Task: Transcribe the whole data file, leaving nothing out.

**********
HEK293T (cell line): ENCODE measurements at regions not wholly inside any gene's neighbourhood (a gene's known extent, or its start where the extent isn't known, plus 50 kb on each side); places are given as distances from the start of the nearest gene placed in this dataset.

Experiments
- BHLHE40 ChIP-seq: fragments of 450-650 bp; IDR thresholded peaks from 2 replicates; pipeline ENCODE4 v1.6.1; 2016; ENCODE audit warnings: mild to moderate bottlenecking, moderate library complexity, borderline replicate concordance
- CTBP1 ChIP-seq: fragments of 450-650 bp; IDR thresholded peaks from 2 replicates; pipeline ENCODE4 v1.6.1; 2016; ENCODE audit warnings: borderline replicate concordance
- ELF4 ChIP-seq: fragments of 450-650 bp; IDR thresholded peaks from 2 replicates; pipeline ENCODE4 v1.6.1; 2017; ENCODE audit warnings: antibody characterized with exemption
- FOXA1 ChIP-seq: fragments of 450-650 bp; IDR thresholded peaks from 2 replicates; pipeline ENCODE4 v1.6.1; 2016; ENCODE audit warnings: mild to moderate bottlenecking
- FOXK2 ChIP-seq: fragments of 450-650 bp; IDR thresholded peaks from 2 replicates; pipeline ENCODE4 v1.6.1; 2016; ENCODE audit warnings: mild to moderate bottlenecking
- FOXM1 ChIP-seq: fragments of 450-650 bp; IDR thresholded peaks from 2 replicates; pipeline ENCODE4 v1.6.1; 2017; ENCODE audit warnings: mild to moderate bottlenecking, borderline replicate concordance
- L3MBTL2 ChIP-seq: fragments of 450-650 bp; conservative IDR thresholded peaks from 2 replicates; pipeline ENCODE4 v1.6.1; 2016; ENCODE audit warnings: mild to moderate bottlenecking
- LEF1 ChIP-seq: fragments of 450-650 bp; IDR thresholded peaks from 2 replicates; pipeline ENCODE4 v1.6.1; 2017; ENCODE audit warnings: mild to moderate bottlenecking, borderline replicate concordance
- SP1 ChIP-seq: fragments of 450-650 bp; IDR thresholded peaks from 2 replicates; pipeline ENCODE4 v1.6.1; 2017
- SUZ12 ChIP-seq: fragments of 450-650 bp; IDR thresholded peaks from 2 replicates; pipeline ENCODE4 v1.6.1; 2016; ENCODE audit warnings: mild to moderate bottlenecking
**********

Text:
HEK293T (cell line): ENCODE measurements at regions not wholly inside any gene's neighbourhood (a gene's known extent, or its start where the extent isn't known, plus 50 kb on each side); places are given as distances from the start of the nearest gene placed in this dataset.

Experiments
- BHLHE40 ChIP-seq: fragments of 450-650 bp; IDR thresholded peaks from 2 replicates; pipeline ENCODE4 v1.6.1; 2016; ENCODE audit warnings: mild to moderate bottlenecking, moderate library complexity, borderline replicate concordance
- CTBP1 ChIP-seq: fragments of 450-650 bp; IDR thresholded peaks from 2 replicates; pipeline ENCODE4 v1.6.1; 2016; ENCODE audit warnings: borderline replicate concordance
- ELF4 ChIP-seq: fragments of 450-650 bp; IDR thresholded peaks from 2 replicates; pipeline ENCODE4 v1.6.1; 2017; ENCODE audit warnings: antibody characterized with exemption
- FOXA1 ChIP-seq: fragments of 450-650 bp; IDR thresholded peaks from 2 replicates; pipeline ENCODE4 v1.6.1; 2016; ENCODE audit warnings: mild to moderate bottlenecking
- FOXK2 ChIP-seq: fragments of 450-650 bp; IDR thresholded peaks from 2 replicates; pipeline ENCODE4 v1.6.1; 2016; ENCODE audit warnings: mild to moderate bottlenecking
- FOXM1 ChIP-seq: fragments of 450-650 bp; IDR thresholded peaks from 2 replicates; pipeline ENCODE4 v1.6.1; 2017; ENCODE audit warnings: mild to moderate bottlenecking, borderline replicate concordance
- L3MBTL2 ChIP-seq: fragments of 450-650 bp; conservative IDR thresholded peaks from 2 replicates; pipeline ENCODE4 v1.6.1; 2016; ENCODE audit warnings: mild to moderate bottlenecking
- LEF1 ChIP-seq: fragments of 450-650 bp; IDR thresholded peaks from 2 replicates; pipeline ENCODE4 v1.6.1; 2017; ENCODE audit warnings: mild to moderate bottlenecking, borderline replicate concordance
- SP1 ChIP-seq: fragments of 450-650 bp; IDR thresholded peaks from 2 replicates; pipeline ENCODE4 v1.6.1; 2017
- SUZ12 ChIP-seq: fragments of 450-650 bp; IDR thresholded peaks from 2 replicates; pipeline ENCODE4 v1.6.1; 2016; ENCODE audit warnings: mild to moderate bottlenecking